Russia has already committed numerous counts of war crimes in Ukraine after its invasion on February 24. Now the latest research from Ukrainian and international organizations suggests a significant amount of environmental damage has been caused by Russia’s invasion which could amount to war crimes.
According to the Geneva Conference, “it is forbidden to use methods or means of warfare that are intended to cause or may be expected to cause widespread, lasting and severe damage to the natural environment” — making environmental crimes the equivalent of war crimes.
Environmental crimes are rarely ever prosecuted in court, yet the plethora of evidence gathered by Ukrainian organizations such as Ecoaction may hold Russia accountable.
What environmental damage has Russia committed so far?
Prior to the war, Russia had committed environmental harm in Ukraine.
In 2014, Putin launched an attack against Ukraine’s coal and steel producing area in Donbas, firing upon it with guns that tore apart environmental protections.
Pumping, which is essential in coal mining to prevent toxic water from filling the mine shafts and polluting drinking water, was halted as a result.
In 2015, the UN estimated the environmental damage in Donbas amounted to $30 million — now as Russia wrecks havoc in Ukraine, the cost of environmental damages is expected to be significantly higher.
Ukraine’s ministry stated in a briefing last month that Russian missiles and bombs alongside destroyed weapons and ammunition have polluted the soil and drinking water with chemicals and heavy, toxic metals.
According to a report from the Defense Research and Development Canada, weapons used in Ukraine contain many explosive and heavy metals that contain carcinogenic compounds which release into the air, water and soil.
One of the most pressing concerns is the containment of soil: soil contamination from toxic chemicals can persist for decades, ruining crop yield and making it extremely difficult to use for any means.
A great example of this hard and unyielding soil contamination is another one of Russia’s past mistakes — the Chernobyl nuclear power plant explosion. The nuclear power plant exploded on April 26, 1986, after extreme tests were conducted at the plant and the core exploded.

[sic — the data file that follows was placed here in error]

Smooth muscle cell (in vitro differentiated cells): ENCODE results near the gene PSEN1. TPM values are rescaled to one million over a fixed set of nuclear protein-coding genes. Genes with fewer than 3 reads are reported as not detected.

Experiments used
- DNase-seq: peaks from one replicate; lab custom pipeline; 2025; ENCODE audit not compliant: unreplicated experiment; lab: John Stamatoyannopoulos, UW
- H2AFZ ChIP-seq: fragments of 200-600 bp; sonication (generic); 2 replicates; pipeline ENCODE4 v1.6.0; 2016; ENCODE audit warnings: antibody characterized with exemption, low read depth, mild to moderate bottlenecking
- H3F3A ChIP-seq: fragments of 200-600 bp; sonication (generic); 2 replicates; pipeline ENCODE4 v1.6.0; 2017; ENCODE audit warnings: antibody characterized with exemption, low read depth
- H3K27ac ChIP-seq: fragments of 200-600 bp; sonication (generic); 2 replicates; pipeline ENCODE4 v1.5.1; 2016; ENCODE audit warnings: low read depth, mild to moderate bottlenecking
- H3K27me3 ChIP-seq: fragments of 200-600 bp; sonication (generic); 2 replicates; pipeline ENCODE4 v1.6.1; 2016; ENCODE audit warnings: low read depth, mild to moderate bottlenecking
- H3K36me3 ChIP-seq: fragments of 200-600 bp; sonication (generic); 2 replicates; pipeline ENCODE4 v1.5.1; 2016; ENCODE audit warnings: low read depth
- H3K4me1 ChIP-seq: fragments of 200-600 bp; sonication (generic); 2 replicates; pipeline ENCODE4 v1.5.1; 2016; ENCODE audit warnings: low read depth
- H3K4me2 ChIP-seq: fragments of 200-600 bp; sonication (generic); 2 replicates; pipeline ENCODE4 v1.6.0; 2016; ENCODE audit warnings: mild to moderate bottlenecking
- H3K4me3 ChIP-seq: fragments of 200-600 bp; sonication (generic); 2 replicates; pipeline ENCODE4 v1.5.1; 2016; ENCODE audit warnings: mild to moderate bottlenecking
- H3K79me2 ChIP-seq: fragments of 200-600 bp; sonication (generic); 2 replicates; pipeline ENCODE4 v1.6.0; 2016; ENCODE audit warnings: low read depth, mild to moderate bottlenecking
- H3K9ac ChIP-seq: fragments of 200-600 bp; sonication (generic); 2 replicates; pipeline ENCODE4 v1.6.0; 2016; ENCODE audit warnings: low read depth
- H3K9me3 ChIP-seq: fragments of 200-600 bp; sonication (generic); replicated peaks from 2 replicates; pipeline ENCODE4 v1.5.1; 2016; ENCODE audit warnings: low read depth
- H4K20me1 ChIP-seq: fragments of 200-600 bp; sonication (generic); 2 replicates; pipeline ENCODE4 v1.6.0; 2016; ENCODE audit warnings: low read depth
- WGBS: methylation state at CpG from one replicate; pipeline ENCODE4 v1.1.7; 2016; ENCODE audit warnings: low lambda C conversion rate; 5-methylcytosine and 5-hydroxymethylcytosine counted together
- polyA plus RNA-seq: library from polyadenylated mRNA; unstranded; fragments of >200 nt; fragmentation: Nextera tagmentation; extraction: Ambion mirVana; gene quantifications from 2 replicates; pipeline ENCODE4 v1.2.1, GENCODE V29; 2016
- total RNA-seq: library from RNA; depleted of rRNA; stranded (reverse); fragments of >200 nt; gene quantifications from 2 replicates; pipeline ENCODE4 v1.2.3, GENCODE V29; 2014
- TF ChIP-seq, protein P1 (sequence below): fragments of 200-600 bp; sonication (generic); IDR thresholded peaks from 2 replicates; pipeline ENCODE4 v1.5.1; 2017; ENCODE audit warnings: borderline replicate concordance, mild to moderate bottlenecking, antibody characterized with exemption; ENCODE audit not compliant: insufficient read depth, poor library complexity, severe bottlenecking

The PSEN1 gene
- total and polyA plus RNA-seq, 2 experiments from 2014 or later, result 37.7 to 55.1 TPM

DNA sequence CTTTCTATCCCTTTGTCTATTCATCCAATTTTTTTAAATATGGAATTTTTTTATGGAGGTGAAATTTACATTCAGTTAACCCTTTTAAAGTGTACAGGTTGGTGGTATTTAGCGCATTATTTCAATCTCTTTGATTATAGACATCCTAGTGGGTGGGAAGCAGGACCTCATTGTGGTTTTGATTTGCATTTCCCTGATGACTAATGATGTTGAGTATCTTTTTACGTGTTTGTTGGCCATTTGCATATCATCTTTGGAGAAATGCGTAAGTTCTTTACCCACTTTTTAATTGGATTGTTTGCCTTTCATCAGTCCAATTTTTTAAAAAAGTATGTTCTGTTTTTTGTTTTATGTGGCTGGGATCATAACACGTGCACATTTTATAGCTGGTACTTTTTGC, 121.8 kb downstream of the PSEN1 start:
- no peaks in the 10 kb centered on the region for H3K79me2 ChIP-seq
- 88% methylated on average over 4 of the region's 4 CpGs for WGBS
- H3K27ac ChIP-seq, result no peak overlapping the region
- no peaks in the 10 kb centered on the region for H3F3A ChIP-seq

Decades later in 2022, the land is still uninhabited and the soil still yields crops that have radioactive contamination. In fact, the soil is still so toxic today that several Russian soldiers fighting in Chernobyl currently have been hospitalized while digging trenches in the soil.
If the soil in all of Ukraine is affected as much as Chernobyl from the war, there would be severe negative environmental impacts to the country that could last for decades.
Experts also noted the toxic weapons have a huge carbon footprint, which could accelerate the rate of global warming — the war in Ukraine having everlasting effects on all aspects of the environment.
Who is behind tracking the crimes?
In order to prosecute such crimes, it is essential organizations take steps to map the environmental impacts.
Since the start of the war, several organizations have been mapping the environmental war crimes including both Ukrainian and International organizations: Zoï Environmental Network, Ecoaction, CEOBS, Environmental-People-Law, Truth Hounds, OSCE, etc.
By using open-source information, maps, satellite images, government bulletins and media reports, the organizations are able to gather evidence which could be used in court.
The information gathered is expected to be handed to a governmental working group including the ministry of environment, military experts and prosecutors as well as the United Nations Environmental Programme.
What evidence have they gathered?